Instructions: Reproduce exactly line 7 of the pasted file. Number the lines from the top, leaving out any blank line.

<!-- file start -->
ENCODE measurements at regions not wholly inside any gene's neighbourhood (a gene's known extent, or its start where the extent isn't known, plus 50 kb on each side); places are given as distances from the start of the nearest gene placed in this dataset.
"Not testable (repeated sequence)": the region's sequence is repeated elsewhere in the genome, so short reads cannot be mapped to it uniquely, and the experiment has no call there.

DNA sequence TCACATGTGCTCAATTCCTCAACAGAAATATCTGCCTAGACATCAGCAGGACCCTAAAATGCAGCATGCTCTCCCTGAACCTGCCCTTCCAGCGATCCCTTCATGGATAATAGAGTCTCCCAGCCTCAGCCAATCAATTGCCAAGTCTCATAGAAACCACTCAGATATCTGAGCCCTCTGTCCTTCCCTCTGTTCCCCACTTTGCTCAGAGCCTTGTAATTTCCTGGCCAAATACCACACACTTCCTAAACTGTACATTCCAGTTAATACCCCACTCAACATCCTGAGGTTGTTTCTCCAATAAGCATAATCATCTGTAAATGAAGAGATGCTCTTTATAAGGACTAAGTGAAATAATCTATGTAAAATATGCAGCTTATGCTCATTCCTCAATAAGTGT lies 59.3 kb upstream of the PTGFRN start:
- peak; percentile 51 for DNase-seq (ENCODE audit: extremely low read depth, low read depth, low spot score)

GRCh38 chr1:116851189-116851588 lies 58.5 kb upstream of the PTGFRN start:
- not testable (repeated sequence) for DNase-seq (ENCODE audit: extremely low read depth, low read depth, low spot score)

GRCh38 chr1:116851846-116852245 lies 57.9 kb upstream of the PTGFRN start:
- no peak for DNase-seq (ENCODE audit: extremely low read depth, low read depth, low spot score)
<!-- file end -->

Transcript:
GRCh38 chr1:116851846-116852245 lies 57.9 kb upstream of the PTGFRN start: